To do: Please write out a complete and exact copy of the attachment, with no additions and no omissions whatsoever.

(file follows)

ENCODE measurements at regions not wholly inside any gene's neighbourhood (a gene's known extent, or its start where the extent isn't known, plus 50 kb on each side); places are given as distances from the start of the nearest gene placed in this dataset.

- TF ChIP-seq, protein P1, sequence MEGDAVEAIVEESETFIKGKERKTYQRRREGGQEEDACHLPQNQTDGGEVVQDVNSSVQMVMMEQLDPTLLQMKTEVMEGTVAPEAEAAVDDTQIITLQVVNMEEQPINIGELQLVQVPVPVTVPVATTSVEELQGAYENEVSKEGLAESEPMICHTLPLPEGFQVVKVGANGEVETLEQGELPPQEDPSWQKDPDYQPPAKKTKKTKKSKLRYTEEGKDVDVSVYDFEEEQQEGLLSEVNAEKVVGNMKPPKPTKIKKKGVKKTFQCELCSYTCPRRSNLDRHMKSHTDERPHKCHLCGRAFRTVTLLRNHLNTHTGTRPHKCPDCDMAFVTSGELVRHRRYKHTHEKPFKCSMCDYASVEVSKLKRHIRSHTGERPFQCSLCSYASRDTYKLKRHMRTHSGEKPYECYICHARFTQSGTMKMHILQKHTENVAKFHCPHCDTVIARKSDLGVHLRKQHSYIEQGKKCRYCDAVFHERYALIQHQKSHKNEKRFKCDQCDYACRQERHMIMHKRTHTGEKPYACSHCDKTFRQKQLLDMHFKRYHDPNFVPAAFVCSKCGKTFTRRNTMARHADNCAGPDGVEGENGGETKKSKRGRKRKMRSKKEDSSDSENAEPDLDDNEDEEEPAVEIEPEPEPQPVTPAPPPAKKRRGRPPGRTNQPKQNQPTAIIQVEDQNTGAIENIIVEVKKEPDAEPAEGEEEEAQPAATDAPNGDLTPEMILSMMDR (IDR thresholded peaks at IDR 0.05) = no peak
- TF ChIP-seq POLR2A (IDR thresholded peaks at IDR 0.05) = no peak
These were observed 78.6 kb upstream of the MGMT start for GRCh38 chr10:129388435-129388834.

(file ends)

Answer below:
ENCODE measurements at regions not wholly inside any gene's neighbourhood (a gene's known extent, or its start where the extent isn't known, plus 50 kb on each side); places are given as distances from the start of the nearest gene placed in this dataset.

- TF ChIP-seq, protein P1, sequence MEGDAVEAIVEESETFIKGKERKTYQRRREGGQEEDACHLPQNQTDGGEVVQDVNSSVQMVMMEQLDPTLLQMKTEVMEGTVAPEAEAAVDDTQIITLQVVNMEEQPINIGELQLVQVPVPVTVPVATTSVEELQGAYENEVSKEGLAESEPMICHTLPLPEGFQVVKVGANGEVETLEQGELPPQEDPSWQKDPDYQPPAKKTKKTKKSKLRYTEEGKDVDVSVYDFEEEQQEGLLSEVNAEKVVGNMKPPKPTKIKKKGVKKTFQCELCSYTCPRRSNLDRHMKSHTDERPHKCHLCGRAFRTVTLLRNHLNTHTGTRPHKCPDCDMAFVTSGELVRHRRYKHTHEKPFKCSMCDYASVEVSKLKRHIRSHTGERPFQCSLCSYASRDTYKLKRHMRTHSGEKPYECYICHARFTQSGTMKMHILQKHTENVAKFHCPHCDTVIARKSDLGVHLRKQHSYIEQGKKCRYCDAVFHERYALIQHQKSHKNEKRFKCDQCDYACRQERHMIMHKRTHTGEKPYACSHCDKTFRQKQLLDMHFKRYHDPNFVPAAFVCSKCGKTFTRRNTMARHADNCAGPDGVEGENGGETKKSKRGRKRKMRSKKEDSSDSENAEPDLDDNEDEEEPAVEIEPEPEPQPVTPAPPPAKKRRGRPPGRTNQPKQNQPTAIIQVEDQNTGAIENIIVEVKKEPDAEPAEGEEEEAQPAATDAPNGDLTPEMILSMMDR (IDR thresholded peaks at IDR 0.05) = no peak
- TF ChIP-seq POLR2A (IDR thresholded peaks at IDR 0.05) = no peak
These were observed 78.6 kb upstream of the MGMT start for GRCh38 chr10:129388435-129388834.